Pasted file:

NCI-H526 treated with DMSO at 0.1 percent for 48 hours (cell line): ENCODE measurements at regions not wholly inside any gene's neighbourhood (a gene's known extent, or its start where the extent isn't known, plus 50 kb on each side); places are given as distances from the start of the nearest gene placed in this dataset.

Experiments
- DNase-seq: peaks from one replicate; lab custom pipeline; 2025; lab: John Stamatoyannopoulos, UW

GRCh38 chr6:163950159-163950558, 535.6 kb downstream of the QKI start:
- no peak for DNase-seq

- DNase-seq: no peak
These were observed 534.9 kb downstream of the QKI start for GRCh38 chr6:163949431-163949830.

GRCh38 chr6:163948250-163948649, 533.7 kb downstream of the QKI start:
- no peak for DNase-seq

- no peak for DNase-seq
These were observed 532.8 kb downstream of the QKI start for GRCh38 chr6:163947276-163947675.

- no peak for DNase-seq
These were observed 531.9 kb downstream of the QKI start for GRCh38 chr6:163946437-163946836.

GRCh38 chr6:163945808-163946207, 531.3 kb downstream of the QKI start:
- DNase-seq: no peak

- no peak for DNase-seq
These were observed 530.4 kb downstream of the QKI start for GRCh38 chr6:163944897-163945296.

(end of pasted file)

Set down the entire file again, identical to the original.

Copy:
NCI-H526 treated with DMSO at 0.1 percent for 48 hours (cell line): ENCODE measurements at regions not wholly inside any gene's neighbourhood (a gene's known extent, or its start where the extent isn't known, plus 50 kb on each side); places are given as distances from the start of the nearest gene placed in this dataset.

Experiments
- DNase-seq: peaks from one replicate; lab custom pipeline; 2025; lab: John Stamatoyannopoulos, UW

GRCh38 chr6:163950159-163950558, 535.6 kb downstream of the QKI start:
- no peak for DNase-seq

- DNase-seq: no peak
These were observed 534.9 kb downstream of the QKI start for GRCh38 chr6:163949431-163949830.

GRCh38 chr6:163948250-163948649, 533.7 kb downstream of the QKI start:
- no peak for DNase-seq

- no peak for DNase-seq
These were observed 532.8 kb downstream of the QKI start for GRCh38 chr6:163947276-163947675.

- no peak for DNase-seq
These were observed 531.9 kb downstream of the QKI start for GRCh38 chr6:163946437-163946836.

GRCh38 chr6:163945808-163946207, 531.3 kb downstream of the QKI start:
- DNase-seq: no peak

- no peak for DNase-seq
These were observed 530.4 kb downstream of the QKI start for GRCh38 chr6:163944897-163945296.